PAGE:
Behavioral intervention plans may be helpful to teach the child some adaptive behavior skills. They may include behavior modification and social skills training. The kids slowly learn how to stay attentive and weigh options before acting. It also helps them to think about the outcome before taking risks.

The Bottom-Line

Once you start suspecting that your child has ADHD, it is good to talk to their doctor. Early interventions will prevent the condition from bringing adverse effects on your child.

They will also learn new skills and ways to handle different situations. The good thing about taking your child to a doctor is that it helps them realize that different people have different abilities.

FAQ – Frequently Asked Questions:

Do I have ADHD? Does my child have ADHD?

If you are concerned you or your child has ADD or ADHD, it is best to chat with your doctor. Common symptoms of ADD in children include inattention, poor focus on detail, and being easily distracted.

Children with ADHD tend to do better with behavioral therapy and medication.

What are some other ADD symptoms in children?

Many kids with ADD are daydreamers. They may get distracted easily and be forgetful. Kids with ADD may have short attention spans and may talk a lot.

They may make careless mistakes or take unnecessary risks.

Is ADHD considered a mental disorder?

The American psychiatric association states, “Attention-deficit/hyperactivity disorder (ADHD) is a common mental disorder that affects many children and adults.” Most pediatricians do not consider it among the mental disorders like anxiety and depression though.

How do I go about diagnosing ADHD in my child?

Please chat with your healthcare provider to review your child’s risk factors and mental health symptoms of ADD. You can complete the SNAP Questionnaire as a screening tool to complete the diagnostic and statistical manual to see if your child likely meets the criteria.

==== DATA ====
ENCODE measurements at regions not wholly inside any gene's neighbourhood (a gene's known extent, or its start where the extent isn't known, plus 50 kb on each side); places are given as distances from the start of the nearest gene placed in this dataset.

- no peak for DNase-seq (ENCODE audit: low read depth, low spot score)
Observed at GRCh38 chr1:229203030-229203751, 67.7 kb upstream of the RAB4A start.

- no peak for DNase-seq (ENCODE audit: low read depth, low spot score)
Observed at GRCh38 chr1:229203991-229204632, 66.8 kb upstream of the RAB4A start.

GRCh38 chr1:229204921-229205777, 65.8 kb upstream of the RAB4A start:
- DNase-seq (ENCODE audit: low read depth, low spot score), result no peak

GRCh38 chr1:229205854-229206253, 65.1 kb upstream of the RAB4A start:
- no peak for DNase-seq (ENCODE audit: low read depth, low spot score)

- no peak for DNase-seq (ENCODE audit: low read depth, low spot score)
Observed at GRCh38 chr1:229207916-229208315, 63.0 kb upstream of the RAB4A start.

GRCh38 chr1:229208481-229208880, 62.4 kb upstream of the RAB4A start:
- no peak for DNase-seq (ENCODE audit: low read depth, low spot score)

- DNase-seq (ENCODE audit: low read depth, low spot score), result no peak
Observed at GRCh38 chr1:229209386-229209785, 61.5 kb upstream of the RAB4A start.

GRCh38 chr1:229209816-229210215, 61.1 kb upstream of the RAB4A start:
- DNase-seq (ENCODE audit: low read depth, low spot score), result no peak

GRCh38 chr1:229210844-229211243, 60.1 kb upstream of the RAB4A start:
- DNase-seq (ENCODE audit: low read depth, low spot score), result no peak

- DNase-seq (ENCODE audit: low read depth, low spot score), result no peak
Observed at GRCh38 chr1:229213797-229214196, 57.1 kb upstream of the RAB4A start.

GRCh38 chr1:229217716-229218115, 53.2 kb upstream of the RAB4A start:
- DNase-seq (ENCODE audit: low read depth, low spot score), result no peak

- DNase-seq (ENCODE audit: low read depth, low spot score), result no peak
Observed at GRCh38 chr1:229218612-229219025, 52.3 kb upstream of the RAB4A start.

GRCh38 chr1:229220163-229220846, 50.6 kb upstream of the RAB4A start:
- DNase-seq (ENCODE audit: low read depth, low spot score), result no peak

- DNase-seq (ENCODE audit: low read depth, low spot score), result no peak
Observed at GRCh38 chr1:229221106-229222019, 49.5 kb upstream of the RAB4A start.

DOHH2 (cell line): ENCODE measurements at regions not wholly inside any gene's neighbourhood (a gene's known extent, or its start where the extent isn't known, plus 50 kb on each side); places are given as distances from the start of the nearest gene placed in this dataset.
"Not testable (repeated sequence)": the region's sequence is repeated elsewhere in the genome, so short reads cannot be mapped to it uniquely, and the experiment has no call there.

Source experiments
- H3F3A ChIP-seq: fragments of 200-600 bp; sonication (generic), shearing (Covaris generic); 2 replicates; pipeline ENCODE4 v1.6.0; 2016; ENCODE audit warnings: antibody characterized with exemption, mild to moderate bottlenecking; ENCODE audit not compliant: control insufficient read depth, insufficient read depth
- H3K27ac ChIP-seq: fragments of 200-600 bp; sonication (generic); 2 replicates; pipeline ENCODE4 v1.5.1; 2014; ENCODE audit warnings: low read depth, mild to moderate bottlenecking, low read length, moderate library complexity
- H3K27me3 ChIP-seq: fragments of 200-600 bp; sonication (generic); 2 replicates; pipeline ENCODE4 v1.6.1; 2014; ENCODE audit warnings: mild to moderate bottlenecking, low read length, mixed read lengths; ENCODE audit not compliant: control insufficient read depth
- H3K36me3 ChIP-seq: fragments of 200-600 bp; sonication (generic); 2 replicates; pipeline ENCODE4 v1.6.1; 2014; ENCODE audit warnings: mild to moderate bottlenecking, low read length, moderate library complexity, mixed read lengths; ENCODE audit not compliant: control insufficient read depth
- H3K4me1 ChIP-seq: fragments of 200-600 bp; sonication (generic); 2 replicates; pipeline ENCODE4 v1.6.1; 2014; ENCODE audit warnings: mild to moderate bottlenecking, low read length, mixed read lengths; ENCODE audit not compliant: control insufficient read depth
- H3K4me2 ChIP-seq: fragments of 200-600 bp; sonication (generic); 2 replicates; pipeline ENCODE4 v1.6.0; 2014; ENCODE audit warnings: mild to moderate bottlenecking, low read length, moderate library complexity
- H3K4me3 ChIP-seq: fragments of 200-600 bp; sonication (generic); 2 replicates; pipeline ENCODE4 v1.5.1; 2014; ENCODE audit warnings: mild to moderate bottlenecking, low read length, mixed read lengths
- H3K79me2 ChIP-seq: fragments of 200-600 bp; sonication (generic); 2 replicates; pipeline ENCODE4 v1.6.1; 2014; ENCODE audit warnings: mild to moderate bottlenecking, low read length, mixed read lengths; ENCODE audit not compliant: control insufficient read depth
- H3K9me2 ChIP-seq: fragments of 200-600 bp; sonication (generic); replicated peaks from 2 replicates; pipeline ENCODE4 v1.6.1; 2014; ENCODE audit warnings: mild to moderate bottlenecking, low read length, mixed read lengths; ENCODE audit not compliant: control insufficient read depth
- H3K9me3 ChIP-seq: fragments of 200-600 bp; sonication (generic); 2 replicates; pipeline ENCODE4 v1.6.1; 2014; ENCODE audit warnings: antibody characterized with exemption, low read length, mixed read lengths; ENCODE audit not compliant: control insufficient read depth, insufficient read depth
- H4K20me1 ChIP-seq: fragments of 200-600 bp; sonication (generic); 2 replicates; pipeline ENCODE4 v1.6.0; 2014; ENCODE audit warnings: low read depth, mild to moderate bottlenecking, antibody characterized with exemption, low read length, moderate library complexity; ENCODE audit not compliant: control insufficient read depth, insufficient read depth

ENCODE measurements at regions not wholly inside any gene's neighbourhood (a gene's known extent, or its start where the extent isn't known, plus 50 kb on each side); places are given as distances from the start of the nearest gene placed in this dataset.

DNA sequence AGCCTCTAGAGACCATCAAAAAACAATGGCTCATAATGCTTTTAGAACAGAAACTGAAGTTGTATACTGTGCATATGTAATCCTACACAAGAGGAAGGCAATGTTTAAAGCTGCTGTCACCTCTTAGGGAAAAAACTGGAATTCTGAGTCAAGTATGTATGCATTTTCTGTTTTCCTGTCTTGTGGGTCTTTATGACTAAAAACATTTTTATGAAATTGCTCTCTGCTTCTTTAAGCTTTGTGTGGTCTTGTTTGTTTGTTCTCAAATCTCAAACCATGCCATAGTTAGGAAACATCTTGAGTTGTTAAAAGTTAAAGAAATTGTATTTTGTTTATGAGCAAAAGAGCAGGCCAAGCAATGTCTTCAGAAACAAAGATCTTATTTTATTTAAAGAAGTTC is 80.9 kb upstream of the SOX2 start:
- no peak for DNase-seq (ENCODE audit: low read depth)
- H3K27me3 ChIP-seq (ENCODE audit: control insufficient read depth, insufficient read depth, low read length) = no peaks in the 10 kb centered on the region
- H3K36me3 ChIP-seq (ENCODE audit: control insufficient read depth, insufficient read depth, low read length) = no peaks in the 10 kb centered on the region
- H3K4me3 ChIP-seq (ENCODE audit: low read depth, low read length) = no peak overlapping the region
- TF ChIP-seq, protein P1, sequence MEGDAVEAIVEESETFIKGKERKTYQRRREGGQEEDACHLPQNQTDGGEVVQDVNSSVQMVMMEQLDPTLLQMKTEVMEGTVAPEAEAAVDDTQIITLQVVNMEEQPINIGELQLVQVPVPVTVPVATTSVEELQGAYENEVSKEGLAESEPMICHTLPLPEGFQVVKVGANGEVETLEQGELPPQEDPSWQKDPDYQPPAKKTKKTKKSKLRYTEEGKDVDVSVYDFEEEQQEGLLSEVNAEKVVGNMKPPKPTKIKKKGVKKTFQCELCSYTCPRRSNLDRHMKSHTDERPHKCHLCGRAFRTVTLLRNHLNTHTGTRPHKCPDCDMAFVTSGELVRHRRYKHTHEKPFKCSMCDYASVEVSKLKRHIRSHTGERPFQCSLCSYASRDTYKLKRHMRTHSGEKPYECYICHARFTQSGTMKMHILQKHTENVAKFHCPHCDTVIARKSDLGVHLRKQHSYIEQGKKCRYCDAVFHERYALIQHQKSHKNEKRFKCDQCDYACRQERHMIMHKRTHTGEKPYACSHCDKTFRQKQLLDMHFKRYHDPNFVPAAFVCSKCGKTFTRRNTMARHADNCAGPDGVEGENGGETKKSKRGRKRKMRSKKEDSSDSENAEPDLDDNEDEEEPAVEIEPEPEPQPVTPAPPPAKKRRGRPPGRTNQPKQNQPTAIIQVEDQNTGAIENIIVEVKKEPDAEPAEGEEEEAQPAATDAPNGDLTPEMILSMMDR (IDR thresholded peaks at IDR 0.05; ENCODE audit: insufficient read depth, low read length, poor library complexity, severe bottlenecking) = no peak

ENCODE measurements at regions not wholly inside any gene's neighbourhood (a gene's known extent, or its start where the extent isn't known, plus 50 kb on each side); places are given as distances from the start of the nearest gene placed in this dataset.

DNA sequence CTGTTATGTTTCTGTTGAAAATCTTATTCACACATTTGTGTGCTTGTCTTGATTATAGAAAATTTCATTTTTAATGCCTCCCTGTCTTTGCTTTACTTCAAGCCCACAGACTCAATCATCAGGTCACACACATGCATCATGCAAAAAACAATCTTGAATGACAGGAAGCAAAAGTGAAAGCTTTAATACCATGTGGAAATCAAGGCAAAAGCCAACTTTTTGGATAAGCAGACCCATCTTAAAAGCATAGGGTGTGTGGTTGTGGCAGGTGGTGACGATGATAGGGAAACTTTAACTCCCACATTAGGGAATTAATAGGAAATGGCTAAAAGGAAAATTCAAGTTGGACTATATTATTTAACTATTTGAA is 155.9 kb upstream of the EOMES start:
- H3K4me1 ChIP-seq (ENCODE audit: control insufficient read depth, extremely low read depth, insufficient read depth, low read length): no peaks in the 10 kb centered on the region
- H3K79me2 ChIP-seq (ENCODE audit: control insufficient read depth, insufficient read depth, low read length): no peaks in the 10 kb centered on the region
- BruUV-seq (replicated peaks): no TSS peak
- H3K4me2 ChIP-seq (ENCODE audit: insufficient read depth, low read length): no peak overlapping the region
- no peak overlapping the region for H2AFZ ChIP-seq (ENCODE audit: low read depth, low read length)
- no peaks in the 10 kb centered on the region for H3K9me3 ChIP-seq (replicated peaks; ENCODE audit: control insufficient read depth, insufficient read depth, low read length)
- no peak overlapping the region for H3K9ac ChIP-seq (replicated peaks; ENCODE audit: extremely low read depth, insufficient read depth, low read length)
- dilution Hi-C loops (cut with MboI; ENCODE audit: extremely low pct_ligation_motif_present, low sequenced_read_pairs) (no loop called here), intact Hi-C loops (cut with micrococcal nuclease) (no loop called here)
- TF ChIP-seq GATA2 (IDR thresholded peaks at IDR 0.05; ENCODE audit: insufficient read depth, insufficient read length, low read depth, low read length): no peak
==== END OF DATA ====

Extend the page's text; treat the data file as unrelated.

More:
Do I contact the disease control for information on ADHD or medicines like Ritalin?

Several specialists, such as a psychiatrist and pediatrician, might be referred to for an official assessment. In addition, a social worker or occupational therapist with expertise in ADHD may also be present during the formal examination process.

Dr. Dina Kulik Pediatrician at Kidcrew Medical, Toronto Ontario

Dr. Dina Kulik - Author - Kids health and parenting advice.Dr Dina Kulik - Author - Kids Health and Parenting Advice

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About Dr. Dina Kulik MD, FRCPC, PEM

Dr. Dina Kulik completed her Pediatrics Residency and Pediatric Emergency Medicine Fellowship at the Hospital for Sick Children. Dr. Dina is one of Canada’s leading child health media experts, providing child health information through television, radio, print media, and via her blog DrDina.ca. Above all, Dina’s greatest joy is her family, and being the mom of four crazy boys.